A primer to being helpful: Tips for the aspiring “good witch”

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Rainbow triangle

Out of the Broom Closet. 

As we all draw to the end of another calendar year, I would like to thank all the readers. Comments are always appreciated (though I find it odd that in our age of advanced electronic communication, most reactions are passed along in the oldest fashioned of ways, face-to-face). However, if you choose to respond silently, that’s fine, too.

Rather than discussing how so many of our year-end customs have pre-Christian roots, I thought I would pass along some words of advice about all things magical; none of these embody hard and fast rules, but I hope they might assist you in being more mindful in all you do in the coming year.
In no particular order:

Winter Snow scene photo by Leon Calafiore

At some point, you are either going to dive right in and attempt to work some spells, or realize that you have a certain empathy or talent for working magic and want to build on your proficiency. Like most things in life, the thrill of achievement will lead to a need to share with others the particulars of your achievements. In the case of being a practicing Magician, this can lead to a number of reactions, from scorn (which can be amusing) to a request for you to lend a hand (often from the same person).

Only you can decide what sort of assistance you wish to extend to others in your life, and how often. Like being known as a big lottery winner, such an announcement will provoke some folks to put the touch on you way too often. Magic and you can certainly improve a situation, but it can’t fix a life, particularly when the individual is the sort that conserves his or her strength by using up everyone else’s.

Despite this fact, you may, like all other sorts of goodhearted people, be of the opinion that you can somehow “make it all better” for someone else, and when the expected results don’t happen (that life is still the same ridiculous, dysfunctional mess) the fault is somehow yours. I’m here to tell you that this is assuredly not the case. There are folks in the world that actually prefer to wallow in misery and cling to it, as it makes them appear as sympathetic. Their need is bottomless, incapable of satisfaction, and they will drag you down with them. For some personalities, that’s actually their goal.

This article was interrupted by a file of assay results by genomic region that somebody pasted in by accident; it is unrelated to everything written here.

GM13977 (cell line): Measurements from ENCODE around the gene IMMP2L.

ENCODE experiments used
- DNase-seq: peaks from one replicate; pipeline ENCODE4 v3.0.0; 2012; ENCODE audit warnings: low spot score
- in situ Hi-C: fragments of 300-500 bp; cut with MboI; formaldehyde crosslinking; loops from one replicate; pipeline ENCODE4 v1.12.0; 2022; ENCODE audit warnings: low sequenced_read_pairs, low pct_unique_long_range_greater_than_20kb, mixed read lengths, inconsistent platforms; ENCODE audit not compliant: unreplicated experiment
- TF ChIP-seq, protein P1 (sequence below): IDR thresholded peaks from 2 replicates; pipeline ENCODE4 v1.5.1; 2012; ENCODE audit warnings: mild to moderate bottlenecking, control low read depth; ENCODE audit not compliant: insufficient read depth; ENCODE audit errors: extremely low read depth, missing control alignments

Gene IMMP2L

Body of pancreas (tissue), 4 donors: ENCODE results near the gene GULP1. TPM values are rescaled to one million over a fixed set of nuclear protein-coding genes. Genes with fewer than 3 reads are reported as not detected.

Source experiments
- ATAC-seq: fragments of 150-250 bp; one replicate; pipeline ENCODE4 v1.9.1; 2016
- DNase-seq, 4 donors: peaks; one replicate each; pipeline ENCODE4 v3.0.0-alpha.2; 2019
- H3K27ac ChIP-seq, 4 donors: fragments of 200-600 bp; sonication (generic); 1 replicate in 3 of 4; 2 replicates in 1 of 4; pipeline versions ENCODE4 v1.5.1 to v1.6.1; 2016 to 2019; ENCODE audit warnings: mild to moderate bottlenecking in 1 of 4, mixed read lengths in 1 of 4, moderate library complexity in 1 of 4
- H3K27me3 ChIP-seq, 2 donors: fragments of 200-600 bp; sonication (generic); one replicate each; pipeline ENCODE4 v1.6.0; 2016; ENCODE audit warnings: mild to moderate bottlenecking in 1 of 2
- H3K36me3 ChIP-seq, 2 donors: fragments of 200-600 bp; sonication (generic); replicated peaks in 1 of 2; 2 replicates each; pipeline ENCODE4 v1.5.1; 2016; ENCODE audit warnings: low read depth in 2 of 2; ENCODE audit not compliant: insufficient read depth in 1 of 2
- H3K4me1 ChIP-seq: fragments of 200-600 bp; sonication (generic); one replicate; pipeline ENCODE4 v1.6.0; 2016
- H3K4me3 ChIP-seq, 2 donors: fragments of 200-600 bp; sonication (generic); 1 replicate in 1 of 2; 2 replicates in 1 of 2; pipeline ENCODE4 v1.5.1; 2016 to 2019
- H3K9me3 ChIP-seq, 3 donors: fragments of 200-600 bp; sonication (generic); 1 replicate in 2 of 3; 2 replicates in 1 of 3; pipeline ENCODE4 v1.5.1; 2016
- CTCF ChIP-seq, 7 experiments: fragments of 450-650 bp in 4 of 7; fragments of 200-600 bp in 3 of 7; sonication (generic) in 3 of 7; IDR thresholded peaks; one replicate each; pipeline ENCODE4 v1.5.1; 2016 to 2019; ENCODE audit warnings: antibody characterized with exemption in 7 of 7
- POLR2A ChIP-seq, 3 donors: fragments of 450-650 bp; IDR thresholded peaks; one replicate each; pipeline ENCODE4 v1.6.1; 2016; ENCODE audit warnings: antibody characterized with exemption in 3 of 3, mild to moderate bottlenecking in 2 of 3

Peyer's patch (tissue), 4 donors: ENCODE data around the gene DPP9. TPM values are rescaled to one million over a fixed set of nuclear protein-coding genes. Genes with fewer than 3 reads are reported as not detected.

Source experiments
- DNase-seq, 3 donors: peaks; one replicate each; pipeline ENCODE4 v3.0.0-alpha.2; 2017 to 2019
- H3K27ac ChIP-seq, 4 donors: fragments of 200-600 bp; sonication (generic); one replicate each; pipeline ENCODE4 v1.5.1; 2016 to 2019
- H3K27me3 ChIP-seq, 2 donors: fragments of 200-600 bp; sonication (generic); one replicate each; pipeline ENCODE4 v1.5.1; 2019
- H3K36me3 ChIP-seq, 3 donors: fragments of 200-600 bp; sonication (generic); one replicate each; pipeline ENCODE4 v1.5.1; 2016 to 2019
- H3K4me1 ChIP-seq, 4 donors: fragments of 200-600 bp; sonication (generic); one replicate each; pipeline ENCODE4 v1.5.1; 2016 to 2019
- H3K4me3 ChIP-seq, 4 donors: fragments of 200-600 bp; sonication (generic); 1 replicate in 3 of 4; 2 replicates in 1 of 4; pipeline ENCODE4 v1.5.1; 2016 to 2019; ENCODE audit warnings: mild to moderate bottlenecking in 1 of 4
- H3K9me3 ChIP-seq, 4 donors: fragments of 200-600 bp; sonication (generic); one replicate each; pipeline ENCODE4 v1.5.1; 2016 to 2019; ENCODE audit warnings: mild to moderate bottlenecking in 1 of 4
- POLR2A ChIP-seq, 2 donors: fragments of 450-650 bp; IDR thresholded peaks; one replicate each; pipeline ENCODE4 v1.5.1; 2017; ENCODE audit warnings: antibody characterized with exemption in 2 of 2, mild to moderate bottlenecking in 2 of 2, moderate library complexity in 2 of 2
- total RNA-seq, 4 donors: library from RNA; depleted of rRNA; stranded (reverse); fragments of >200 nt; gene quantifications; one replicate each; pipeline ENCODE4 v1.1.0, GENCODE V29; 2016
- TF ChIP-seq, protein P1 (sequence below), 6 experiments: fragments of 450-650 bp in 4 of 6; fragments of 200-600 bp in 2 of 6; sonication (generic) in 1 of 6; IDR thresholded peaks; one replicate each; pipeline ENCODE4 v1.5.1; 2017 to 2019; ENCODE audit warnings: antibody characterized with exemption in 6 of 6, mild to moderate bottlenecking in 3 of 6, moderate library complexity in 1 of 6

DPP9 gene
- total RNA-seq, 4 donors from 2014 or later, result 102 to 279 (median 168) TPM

While some magical activities may leaving you feeling a bit exhausted, they should also leave you feeling whole, being a combination of will, knowledge and practice. If you find you are completely wiped out, you need to rethink your approach, and please, please cut off any contact with the person or group before they suck you dry.

When attempting a working of any sort, measure twice, cut once: excellent advice for things made by hand, even better for things made by magic. Review what you are planning a few times; make sure you have all the necessary elements at hand. Don’t start until it all makes sense.

Have patience: just because you wanted tangible results to manifest, that doesn’t mean that magical time will conform to chronological time, or your own internal reckoning of either.

Different types of spells have different trajectories: some have more subtle results than others. Don’t expect a spectacle when a personal appearance will serve.

Change the timing: this requires more calculation on your part. While the spell may work best on a Tuesday, it might not work if the planets are in a conflicting pattern on that Tuesday.

Change your intent: the corollary to the admonition “Be careful what you wish for.” If your goal is to win millions of dollars when an unexpected windfall of hundreds would suffice, check yourself.

Magic is a supplement to, not a substitute for: healthcare, personal hygiene and relationships.

Sometimes, no effect is just what happens. Learn from it, and learn to live with it.

Bright blessings to all !

Leon CalifioreLeon Calafiore, a lifelong Wiccan and teacher of occult arts, is Past Master of a New York Masonic Lodge known for the perfection of its ritual. Leon also conducts occult research.

Out Of the Broom Closet photo December 2012 by Leon Calafiore.Out of the Broom Closet. 

As we all draw to the end of another calendar year, I would like to thank all the readers. Comments are always appreciated (though I find it odd that in our age of advanced electronic communication, most reactions are passed along in the oldest fashioned of ways, face-to-face). However, if you choose to respond silently, that’s fine, too.